EE tries to integrate heritage speakers into the program by providing a separate workbook for “hispanohablantes†and making suggestions in the teacher’s guide for them. However, the workbook is simply the same student workbook with the instructions written in Spanish. Many of the suggestions in the Teacher’s Guide ask the heritage speakers to provide more vocabulary, which the others students may find overwhelming, or uses them as models of pronunciation. In other words, the suggestions and activities for heritage speakers do not really challenge them, nor do they provide much help for the teacher who is trying to integrate them into his or her class.

I would prefer that the text be more focused, exploring one country or city at a time, with less cluttered pages. Authentic video clips using the target vocabulary would have more of an impact and hold student interest better. For example, instead of having the video describe fictional characters, it could show stars arriving at the Latin Grammys and describe what they look like and what they are wearing. That would also teach culture, giving maximum input for class time. Additionally, while the authors claim that the program balances “teaching for communication and accuracy,†the focus is clearly on accuracy. Of 28 activities in the section reviewed, only three can be considered communicative. However, there are positive aspects to this program, and a discerning teacher can choose from among the variety of offerings to use in the classroom in a more communicative approach.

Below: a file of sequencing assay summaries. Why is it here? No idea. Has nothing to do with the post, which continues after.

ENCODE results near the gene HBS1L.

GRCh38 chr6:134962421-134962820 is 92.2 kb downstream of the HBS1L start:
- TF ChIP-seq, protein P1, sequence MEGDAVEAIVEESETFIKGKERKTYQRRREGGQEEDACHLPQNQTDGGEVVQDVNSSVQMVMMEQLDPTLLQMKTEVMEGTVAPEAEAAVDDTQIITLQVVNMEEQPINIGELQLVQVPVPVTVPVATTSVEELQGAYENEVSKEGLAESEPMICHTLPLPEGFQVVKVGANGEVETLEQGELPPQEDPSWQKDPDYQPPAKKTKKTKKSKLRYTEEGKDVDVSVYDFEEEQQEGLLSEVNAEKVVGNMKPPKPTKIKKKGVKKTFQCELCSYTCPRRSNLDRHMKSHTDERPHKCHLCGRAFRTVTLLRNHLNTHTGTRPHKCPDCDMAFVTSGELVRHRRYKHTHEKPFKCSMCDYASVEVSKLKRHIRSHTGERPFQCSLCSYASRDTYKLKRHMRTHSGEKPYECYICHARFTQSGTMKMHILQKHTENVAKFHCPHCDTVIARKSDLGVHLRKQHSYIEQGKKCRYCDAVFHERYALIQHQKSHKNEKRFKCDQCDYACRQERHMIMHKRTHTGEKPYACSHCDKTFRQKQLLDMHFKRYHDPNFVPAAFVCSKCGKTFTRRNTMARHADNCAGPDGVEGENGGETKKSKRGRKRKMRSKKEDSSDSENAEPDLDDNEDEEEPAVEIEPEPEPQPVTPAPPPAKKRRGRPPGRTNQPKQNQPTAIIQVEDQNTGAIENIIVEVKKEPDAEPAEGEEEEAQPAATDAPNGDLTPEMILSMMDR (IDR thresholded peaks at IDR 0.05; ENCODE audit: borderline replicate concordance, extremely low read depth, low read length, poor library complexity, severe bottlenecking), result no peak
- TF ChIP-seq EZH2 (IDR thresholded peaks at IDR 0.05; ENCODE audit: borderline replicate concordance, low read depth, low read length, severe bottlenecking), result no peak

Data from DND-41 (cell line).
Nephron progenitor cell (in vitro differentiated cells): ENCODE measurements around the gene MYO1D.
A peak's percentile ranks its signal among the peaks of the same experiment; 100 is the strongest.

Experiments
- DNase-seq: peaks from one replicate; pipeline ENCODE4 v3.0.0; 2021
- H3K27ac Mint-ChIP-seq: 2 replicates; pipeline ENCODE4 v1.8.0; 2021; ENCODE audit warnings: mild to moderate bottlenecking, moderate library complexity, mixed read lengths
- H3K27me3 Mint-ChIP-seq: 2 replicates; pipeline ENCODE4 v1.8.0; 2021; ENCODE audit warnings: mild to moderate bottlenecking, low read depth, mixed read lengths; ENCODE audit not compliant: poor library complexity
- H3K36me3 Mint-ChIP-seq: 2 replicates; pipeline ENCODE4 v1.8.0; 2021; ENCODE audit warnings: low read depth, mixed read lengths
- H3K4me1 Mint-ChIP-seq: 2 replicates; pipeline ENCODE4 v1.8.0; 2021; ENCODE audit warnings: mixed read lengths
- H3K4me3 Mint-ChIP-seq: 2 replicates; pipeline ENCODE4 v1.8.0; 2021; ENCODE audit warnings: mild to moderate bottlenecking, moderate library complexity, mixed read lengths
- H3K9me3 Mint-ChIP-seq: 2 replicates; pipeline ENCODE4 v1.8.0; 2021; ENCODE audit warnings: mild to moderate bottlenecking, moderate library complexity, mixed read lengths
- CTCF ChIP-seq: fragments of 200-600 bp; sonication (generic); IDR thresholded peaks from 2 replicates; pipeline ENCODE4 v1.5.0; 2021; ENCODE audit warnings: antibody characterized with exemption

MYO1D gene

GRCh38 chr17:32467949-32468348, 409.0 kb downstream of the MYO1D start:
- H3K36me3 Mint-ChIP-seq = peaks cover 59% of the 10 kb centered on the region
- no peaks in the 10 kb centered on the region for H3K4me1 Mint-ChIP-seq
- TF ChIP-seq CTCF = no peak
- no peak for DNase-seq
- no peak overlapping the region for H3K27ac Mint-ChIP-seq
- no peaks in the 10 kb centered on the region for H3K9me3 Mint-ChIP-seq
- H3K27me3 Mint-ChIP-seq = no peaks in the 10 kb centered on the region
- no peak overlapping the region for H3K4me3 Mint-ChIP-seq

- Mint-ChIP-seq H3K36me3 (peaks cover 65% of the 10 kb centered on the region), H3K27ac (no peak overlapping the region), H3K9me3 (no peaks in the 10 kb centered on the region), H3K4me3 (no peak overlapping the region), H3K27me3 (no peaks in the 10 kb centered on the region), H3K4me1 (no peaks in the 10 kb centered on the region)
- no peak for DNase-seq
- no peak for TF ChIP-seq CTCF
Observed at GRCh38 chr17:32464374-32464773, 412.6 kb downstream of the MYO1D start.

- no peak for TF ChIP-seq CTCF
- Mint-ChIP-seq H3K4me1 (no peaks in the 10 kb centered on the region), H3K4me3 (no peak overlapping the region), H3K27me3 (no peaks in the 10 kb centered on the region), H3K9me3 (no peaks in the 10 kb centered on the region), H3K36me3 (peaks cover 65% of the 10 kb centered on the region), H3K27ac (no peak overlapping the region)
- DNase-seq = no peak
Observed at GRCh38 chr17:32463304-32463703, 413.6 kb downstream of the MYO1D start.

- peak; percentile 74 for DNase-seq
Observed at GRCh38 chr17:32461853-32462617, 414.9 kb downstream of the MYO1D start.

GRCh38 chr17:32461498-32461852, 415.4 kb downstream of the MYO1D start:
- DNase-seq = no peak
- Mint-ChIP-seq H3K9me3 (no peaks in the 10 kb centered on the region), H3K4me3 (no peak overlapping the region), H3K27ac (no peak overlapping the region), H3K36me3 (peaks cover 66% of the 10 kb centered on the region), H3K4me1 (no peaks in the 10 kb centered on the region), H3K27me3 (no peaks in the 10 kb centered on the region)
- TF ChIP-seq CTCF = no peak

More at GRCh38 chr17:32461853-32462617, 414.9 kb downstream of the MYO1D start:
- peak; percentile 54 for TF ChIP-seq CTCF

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However, more important than the text is what the teachers do. In a big high school with different teachers at different levels, they probably follow the book more. When I taught last year, I was the only teacher and I was free to do what I liked. Since I didn't like EE very much, I hardly used it. I made up my own activities, and the things we covered were from a list the students created in the beginning of the year, of the things that they would need to know if they were in a place where people only spoke Spanish.

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Wow Cathmom. That is quite a review!


I was asking about En Espanol because that is the curriculum that our local school district uses. My dd is starting an "enrichment" class at our local school for homeschoolers (parent-partner program) through the district. This Wednesday class is just for fun & enrichment, but they do refer to that series a bit.


What is your Spanish background?